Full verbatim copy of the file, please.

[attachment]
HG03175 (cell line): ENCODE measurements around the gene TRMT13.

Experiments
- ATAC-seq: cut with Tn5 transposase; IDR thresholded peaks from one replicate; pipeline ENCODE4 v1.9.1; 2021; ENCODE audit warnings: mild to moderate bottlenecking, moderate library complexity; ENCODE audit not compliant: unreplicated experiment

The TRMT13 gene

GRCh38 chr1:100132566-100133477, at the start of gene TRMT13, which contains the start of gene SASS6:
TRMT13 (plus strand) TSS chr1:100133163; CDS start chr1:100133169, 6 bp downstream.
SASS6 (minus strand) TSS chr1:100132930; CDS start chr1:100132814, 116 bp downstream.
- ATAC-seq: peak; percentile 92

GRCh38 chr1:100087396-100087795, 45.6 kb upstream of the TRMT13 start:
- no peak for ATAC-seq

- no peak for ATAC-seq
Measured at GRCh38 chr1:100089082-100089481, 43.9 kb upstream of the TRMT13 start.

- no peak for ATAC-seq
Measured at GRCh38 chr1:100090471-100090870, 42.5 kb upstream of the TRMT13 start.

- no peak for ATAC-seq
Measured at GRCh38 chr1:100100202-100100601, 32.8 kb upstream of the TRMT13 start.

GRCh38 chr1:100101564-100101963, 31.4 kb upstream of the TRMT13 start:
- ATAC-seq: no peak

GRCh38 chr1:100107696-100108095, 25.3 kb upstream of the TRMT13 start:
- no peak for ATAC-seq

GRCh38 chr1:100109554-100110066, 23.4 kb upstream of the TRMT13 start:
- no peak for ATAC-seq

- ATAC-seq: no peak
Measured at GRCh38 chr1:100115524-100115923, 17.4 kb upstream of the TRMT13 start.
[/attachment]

HG03175 (cell line): ENCODE measurements around the gene TRMT13.

Experiments
- ATAC-seq: cut with Tn5 transposase; IDR thresholded peaks from one replicate; pipeline ENCODE4 v1.9.1; 2021; ENCODE audit warnings: mild to moderate bottlenecking, moderate library complexity; ENCODE audit not compliant: unreplicated experiment

The TRMT13 gene

GRCh38 chr1:100132566-100133477, at the start of gene TRMT13, which contains the start of gene SASS6:
TRMT13 (plus strand) TSS chr1:100133163; CDS start chr1:100133169, 6 bp downstream.
SASS6 (minus strand) TSS chr1:100132930; CDS start chr1:100132814, 116 bp downstream.
- ATAC-seq: peak; percentile 92

GRCh38 chr1:100087396-100087795, 45.6 kb upstream of the TRMT13 start:
- no peak for ATAC-seq

- no peak for ATAC-seq
Measured at GRCh38 chr1:100089082-100089481, 43.9 kb upstream of the TRMT13 start.

- no peak for ATAC-seq
Measured at GRCh38 chr1:100090471-100090870, 42.5 kb upstream of the TRMT13 start.

- no peak for ATAC-seq
Measured at GRCh38 chr1:100100202-100100601, 32.8 kb upstream of the TRMT13 start.

GRCh38 chr1:100101564-100101963, 31.4 kb upstream of the TRMT13 start:
- ATAC-seq: no peak

GRCh38 chr1:100107696-100108095, 25.3 kb upstream of the TRMT13 start:
- no peak for ATAC-seq

GRCh38 chr1:100109554-100110066, 23.4 kb upstream of the TRMT13 start:
- no peak for ATAC-seq

- ATAC-seq: no peak
Measured at GRCh38 chr1:100115524-100115923, 17.4 kb upstream of the TRMT13 start.